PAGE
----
I knew Bishop Pope when he was at Trinity Baton Rouge. He was very young and needless to say so was I. He led my confirmation class which was informative, meaningful and lots of fun. He was able to keep our age group engaged. – a major plus for us and him. I appreciate his being an important part of my youth. Brent Caldwell

  4. The Rev. John T. Farrell says:

    May he rest in peace. I presume Mr. Pope now knows which church is one and true, a question that vexed and puzzled him for many years. In the end, his confusion helped no one and he could not be said to be an adornment to either of the communions he favored at any given moment.

  5. Bill Dilworth says:

    De mortuis nil nisi bonum dicendum est, Fr. Farrell.

  6. Peter Ots says:

    I vividly remember Clarence prostrating himself during his ordination. I took his gesture to mean he fully understood his vow to “solemnly engage to conform to the doctrine, discipline, and worship of the Episcopal Church.” However, the church he must have thought he knew was undergoing sure and steady cultural change. So many of his fellow Episcopalians had already reconsidered and shed their historical positions as—in light of late 20th-Century thinking—un-American and undemocratic: note that we barely bat an eyelash at a layperson who divorces then remarries, or who sleeps with his/her betrothed before marriage, things that were ubiquitously scandalous before the Sexual Revolution of the 1960s.

    It looks to me like he was trying to find the church that spiritually nourished the Greatest Generation only to feel it slip between his fingers like dry sand.

    May he find in the life of the world to come what this world could never offer him.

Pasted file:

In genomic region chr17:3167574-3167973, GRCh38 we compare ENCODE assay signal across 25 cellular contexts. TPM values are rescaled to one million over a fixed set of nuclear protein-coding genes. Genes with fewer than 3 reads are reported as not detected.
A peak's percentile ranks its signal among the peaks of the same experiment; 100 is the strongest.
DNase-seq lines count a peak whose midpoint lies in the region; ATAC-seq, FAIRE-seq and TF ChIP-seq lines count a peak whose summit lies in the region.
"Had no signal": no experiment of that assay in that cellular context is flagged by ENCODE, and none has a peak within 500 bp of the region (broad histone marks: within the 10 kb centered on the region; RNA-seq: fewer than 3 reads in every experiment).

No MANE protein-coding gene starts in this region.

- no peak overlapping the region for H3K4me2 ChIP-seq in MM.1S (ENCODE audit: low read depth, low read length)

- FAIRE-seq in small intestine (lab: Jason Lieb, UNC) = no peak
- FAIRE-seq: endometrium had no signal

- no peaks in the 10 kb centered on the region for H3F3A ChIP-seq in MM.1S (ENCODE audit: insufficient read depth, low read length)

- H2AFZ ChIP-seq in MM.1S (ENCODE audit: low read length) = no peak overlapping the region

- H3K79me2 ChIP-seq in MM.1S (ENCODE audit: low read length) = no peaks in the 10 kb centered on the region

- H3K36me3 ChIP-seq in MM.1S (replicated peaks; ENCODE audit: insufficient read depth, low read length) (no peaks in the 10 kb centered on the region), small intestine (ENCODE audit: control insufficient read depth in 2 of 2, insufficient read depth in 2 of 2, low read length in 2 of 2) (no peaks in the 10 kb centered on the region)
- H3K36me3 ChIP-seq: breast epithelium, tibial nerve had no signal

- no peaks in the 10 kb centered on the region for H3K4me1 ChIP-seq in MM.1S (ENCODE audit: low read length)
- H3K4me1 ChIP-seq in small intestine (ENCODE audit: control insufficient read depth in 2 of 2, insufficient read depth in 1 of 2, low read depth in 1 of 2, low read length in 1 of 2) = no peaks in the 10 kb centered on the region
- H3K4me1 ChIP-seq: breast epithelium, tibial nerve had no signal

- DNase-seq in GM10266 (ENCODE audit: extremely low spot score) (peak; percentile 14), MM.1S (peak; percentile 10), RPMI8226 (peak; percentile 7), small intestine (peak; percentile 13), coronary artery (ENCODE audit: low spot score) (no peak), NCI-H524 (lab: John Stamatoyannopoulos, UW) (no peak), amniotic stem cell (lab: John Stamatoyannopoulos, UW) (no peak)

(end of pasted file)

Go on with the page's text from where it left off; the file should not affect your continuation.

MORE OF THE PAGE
• John Kirk says:

      Precisely the question. Are “un-American” and “undemocratic,” not to mention “late 20th-Century thinking,” the final standards against which Truth, as it exists (if it exists), are to be measured? If something is true, then my reaction to it, my “liking” of it, is of no effect on that Truth or Truths whatsoever. I can be pleased by the Truth or dismayed by the Truth. It wouldn’t alter the Truth at all. I pray that Bishop Pope arrived at that truth, that safe harbor, at last and that there his soul will rest in peace.

      • Peter Ots says:

        Peter Schickele (a.k.a P.D.Q. Bach’s “biographer”) once quipped, “Truth is Truth. You can’t have opinions about truth” during a soliloquy about P.D.Q.’s questioned authenticity (wow, what a mind!). That said, I don’t mind people saying they are uncomfortable with someone else’s views and actions.

        My own distaste came with the first article of the Constitution of the Diocese of Ft. Worth, which stated that it didn’t have to abide decisions of the ECUSA. If that’s the case, it should never have voted on any issue raised, because in a democracy, voting obligates you to abide the outcome. I always thought article was an I’m-going-to-take-my-marbles-and-go-home-but-then-I’m-going-to-tell-my-dad-on-you-and-he’ll-come-out-here-and-stomp-you-so-then-you’ll-be-sorry gold-plated diatribe.

        LOTS of Episcopalians aren’t wild about the direction the church is taking, but what we must fearlessly ask is, were we wrong? We don’t clamor to have the Churching of Women returned to common practice (q.v. BCP 1928). Why not? Birthing a child makes a woman unclean, or so the language strongly suggests, and it is based squarely on Scripture. Passing of bodily fluids is certainly messy but is it really an indication of judgment? Late 20th Century thinking and democratic thinking say “No!” Is that thinking right? I am inclined to believe it is.

        Our troubles as a church are more that we don’t listen to one another very well. Cooperation takes courage and humility; if you don’t have those qualities mastered, it’s impossible.

  7. Leslie Scoopmire says:

    May he rest in peace. But why are his funeral and burial Episcopalian?